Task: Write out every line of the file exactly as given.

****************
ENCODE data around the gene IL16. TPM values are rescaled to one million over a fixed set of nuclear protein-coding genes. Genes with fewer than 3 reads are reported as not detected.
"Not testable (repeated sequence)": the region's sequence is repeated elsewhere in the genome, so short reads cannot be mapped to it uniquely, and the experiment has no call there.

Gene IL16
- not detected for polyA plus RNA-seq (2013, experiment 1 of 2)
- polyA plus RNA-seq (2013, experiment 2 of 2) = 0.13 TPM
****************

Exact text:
ENCODE data around the gene IL16. TPM values are rescaled to one million over a fixed set of nuclear protein-coding genes. Genes with fewer than 3 reads are reported as not detected.
"Not testable (repeated sequence)": the region's sequence is repeated elsewhere in the genome, so short reads cannot be mapped to it uniquely, and the experiment has no call there.

Gene IL16
- not detected for polyA plus RNA-seq (2013, experiment 1 of 2)
- polyA plus RNA-seq (2013, experiment 2 of 2) = 0.13 TPM